It’s blue here in Kentucky, true blue, a landscape of royal blue, this altar to basketball and home to the Kentucky Wildcats whose devotees are historically and hysterically frenzied for victory.
The same day I awakened to breaking news of breaking tectonic plates, breaking nuclear reactors, and breaking hearts, I left my sister Laura’s house for exercise and heliotherapy. An elderly woman pushed her walker in the middle of a street, a man entered his house with a giant box of Pepsi Cola attached to his arm, and another person was at his mailbox. All were costumed in Big Blue fan-ery.
On Sunday, the Cats defeated the Florida Gators to win the SEC tournament. Often, during the action, we zipped to CNN’s coverage of Japan’s tsunami, earthquakes, and maybe-yes, maybe-no, Chernobyl-like meltdowns.
By Thursday afternoon, anybody who’d powered on the news had seen images of gray water, floating houses, cars crashing against already crashed cars, unidentifiable rubble, people lined up to enter groceries, faces covered with masks, husbands searching for wives, wives searching for husbands, someone searching for someone, and the reports–of thousands of bodies washing ashore, multiple explosions, burning fuel rods, and frightening radiation levels, an overload of certainties and uncertainties.
One certainty: we are witness to a cruel alliance between Mother Nature and the manmade. And another: the ramifications. See Russell Hoffman’s March 17 CounterPunch article, “Worse Than Chernobyl?“
Laura commented that we should forget “terrorists.” We have much more to fear. Every second, our safety and health are compromised by corporate influence.
Barack Obama’s reaction to Japan’s catastrophe is similar to his response to the Gulf of Mexico oil hemorrhage. Both are examples of the protection of corporate interests. Exelon, operator of nuclear power plants in Illinois, Pennsylvania, and New Jersey, was the fourth-largest donor to Obama’s presidential campaign, and GE Hitachi Nuclear Energy is among his significant others.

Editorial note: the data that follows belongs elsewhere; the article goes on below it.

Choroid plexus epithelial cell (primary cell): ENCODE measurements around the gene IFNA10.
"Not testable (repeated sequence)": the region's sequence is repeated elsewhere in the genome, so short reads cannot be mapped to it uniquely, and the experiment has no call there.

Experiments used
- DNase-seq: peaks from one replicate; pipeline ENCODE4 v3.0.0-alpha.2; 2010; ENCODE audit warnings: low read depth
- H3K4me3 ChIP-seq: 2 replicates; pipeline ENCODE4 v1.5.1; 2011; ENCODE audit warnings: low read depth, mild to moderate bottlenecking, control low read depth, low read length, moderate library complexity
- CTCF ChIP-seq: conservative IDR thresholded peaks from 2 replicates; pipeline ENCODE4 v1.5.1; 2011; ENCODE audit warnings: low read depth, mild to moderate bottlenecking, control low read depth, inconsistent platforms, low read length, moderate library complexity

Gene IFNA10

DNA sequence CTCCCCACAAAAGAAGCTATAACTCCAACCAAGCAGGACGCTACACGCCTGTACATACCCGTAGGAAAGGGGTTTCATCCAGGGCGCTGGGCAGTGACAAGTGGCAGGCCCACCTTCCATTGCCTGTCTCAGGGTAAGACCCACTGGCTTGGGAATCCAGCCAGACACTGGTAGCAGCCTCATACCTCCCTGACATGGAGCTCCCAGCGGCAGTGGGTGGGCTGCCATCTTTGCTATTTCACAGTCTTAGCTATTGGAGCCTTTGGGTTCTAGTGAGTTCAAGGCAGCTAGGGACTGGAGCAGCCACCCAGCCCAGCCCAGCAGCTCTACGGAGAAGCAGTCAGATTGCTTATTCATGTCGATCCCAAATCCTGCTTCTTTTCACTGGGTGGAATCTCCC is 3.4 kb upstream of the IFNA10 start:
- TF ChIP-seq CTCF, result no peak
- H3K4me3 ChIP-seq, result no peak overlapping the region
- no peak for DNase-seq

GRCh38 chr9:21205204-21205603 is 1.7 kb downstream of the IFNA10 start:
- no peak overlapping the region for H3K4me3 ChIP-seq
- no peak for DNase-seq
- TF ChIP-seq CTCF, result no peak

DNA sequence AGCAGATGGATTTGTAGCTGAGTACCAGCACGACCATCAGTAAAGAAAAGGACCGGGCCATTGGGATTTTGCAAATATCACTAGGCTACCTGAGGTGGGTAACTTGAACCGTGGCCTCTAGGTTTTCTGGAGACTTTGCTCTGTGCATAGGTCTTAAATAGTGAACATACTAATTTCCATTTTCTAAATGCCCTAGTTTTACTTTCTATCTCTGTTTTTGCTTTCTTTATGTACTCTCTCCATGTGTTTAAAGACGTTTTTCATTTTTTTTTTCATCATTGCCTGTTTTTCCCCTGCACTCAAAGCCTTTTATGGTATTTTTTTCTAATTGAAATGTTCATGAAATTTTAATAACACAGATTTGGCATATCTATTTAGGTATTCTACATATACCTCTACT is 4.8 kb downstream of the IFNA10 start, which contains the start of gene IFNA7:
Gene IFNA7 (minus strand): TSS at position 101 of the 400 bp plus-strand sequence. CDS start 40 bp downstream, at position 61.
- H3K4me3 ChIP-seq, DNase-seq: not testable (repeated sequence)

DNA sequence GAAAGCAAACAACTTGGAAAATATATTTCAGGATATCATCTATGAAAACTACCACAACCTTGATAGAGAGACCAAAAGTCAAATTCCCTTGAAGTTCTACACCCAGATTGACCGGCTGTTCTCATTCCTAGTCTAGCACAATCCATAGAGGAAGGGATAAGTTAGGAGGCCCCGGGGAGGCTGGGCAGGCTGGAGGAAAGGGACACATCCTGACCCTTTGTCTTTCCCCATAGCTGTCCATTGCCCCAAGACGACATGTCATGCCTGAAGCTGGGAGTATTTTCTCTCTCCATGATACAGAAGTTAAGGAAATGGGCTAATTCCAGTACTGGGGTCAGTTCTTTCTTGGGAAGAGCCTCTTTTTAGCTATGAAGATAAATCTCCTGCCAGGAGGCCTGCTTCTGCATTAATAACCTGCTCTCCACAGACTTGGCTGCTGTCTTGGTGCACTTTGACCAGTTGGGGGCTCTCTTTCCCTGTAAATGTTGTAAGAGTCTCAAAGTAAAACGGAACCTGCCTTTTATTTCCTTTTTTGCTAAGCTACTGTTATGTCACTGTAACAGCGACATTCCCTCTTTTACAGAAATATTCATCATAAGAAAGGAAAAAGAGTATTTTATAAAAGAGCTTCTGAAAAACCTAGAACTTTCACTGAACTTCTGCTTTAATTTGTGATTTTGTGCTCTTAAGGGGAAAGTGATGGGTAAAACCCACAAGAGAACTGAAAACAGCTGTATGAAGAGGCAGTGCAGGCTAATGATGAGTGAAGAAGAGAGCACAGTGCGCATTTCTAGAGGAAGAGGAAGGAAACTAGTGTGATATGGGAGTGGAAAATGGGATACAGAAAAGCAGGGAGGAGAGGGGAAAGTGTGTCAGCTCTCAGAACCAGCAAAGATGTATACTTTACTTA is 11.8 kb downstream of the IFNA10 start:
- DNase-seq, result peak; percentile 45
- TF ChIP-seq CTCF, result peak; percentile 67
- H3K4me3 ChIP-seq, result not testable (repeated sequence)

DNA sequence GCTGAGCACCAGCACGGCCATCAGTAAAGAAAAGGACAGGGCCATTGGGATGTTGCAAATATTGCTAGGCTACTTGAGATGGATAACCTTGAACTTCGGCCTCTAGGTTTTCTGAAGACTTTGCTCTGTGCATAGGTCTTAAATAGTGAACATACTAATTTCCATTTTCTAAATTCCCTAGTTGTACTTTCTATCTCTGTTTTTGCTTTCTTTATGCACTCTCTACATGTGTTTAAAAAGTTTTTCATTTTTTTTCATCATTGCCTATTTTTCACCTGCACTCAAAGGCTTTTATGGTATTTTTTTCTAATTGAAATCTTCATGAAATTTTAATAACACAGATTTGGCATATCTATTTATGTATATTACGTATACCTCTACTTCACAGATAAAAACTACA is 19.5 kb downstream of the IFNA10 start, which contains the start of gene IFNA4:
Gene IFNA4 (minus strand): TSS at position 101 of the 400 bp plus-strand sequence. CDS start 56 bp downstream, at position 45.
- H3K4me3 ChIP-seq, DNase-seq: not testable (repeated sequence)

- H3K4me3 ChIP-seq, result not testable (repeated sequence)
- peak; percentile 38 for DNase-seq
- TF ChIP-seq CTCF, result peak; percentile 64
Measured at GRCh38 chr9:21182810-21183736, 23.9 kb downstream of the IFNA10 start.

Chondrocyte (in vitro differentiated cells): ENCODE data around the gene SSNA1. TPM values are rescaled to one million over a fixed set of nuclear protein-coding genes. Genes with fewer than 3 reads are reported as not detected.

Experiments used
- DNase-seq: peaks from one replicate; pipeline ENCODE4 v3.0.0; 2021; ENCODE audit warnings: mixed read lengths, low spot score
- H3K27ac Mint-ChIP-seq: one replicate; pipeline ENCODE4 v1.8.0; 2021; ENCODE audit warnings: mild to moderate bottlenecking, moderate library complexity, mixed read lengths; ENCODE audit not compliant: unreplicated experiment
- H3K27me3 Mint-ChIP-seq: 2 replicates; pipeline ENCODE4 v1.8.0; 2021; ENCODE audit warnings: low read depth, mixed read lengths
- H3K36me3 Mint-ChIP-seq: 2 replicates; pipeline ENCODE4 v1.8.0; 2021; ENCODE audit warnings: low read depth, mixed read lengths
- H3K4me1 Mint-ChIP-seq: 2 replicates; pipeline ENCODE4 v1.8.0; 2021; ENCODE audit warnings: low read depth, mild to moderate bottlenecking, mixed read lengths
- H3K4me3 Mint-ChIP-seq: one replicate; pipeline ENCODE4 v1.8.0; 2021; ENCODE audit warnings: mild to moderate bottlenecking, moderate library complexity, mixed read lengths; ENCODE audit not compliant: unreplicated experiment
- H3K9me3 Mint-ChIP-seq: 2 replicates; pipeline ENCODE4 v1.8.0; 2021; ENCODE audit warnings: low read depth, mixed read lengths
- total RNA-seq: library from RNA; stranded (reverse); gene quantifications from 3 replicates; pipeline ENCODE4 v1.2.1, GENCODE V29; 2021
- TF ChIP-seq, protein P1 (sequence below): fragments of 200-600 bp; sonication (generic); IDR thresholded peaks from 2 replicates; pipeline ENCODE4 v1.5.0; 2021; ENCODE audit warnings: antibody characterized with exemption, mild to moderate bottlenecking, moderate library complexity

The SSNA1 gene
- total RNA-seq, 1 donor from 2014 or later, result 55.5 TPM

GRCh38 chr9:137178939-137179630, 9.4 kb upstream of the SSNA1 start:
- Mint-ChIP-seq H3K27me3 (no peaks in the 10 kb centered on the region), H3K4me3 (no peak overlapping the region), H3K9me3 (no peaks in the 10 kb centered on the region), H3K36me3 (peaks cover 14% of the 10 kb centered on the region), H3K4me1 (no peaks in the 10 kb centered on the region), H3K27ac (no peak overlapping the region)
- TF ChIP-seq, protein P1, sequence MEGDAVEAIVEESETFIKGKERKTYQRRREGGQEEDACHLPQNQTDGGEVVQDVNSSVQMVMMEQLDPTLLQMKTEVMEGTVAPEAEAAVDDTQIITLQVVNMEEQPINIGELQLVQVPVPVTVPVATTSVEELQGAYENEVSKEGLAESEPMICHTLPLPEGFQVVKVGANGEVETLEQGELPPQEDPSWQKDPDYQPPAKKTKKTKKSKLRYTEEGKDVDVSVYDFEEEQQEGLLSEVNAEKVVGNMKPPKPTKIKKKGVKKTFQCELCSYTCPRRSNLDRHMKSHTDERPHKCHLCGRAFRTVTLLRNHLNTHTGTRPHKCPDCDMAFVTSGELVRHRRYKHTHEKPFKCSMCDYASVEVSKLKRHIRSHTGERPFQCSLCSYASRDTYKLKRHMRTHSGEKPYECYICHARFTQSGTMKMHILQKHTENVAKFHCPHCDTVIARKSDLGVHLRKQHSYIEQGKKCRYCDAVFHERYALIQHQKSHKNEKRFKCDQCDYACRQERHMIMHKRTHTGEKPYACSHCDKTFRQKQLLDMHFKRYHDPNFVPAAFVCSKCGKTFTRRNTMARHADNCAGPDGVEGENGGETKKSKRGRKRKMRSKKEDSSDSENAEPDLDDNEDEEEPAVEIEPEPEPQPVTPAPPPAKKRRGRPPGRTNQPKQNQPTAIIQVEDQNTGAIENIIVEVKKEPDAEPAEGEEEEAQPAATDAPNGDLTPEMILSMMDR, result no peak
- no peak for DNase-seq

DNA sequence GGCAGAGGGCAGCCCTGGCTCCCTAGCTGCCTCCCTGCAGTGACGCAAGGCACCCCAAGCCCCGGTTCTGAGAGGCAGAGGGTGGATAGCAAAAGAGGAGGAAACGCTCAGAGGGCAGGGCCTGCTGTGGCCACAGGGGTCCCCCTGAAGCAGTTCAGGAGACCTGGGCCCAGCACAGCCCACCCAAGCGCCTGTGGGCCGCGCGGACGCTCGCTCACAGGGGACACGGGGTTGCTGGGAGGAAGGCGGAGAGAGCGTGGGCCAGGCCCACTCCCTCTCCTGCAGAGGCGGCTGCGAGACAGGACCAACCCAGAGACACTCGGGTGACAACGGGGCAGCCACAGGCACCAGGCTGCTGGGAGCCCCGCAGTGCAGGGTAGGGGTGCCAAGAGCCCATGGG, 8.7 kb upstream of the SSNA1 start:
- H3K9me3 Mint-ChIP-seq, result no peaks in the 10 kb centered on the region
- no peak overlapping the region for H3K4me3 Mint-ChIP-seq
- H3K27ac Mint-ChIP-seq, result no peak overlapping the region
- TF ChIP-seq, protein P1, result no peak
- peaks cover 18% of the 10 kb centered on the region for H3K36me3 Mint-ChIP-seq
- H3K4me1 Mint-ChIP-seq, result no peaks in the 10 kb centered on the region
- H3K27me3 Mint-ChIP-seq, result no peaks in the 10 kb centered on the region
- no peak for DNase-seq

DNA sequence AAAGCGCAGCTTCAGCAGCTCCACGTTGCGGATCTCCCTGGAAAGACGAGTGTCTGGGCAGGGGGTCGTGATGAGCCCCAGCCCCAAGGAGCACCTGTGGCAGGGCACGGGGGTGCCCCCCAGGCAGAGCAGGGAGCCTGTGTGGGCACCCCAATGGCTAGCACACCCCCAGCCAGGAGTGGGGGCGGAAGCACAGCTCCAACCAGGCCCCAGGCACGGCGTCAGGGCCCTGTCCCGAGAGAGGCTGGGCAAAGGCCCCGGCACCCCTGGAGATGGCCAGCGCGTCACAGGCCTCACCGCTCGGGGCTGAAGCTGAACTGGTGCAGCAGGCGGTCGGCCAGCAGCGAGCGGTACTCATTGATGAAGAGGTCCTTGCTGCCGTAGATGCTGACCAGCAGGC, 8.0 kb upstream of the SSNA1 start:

Preserving Earth is a challenge that requires much more than recycling, carpooling, and prudent individual use of the planet’s resources. Overturning corporate personhood is imperative. When politicians are owned by the filthy wealthy, We the People are voiceless in an imperiled environment.
In days long gone, profit brought philanthropy. Now, there is no empathy from Wall Street criminals for a middle class pushed to poverty and an underclass already there. In fact, concern by the super-rich for those residing beneath the huge income gap is this: the workers must be uneducated and fit just enough to do the heavy lifting and toilet scrubbing.
In KY and throughout the nation, March Madness parades its array of colors. Blue, red, orange, whatever, the palette is bright with team spirit. Bracketology is a power grid.
I’ve been here many times during basketball fever, when I wanted to yell, “Don’t you know there’s a war going on, that people are dying, body parts exploding, children burning?” Today, I can add: “Apocalypse in Japan.”
But I won’t. I’m working on understanding that people need diversions from the tragedies of life. For balance.
When disasters strike, the call to duty, responsibility to fellow humans, is answered with compassion and generosity. Unlike during war, we don’t demonize a country’s inhabitants. Instead, we unite to alleviate pain. Sadly this is transient. Mass caring has a shelf life. At some point, when suffering begins to ease or we become inured to a specific event’s damage, we turn our attention to that which affects our individual lives.
Natural calamities will always plague us. But we have within our means the ability to reduce if not eliminate the manmade debacles–war, coal mining accidents, deep-sea drilling calamities, reactor meltdowns, bankster bailouts and economic collapse–if we disallow the greed and corruption that now form the foundation of our government, a broken system controlled by a small percentage of powerful parasites.
We can start by cutting up our credit cards, using mass transportation, and petitioning to bring back manufacturing. (My e-pal friend and critic Eliz says Bill Gates and Steve Jobs should not be worshipped as heroes of industry, until they bring home the jobs.)
And we can think of the courage of Bradley Manning and activists in Wisconsin for inspiration as we act to stop the march to madness by those whose avarice is limitless.
Missy Beattie is still in Kentucky where on Feb. 8, 2011 the Kentucky Senate passed a bill to end a moratorium on building nuclear power plants in the state. Gov. Steve Beshear supports this, but the bill’s fate will be settled by the House. Reach MCB at firstname.lastname@example.org.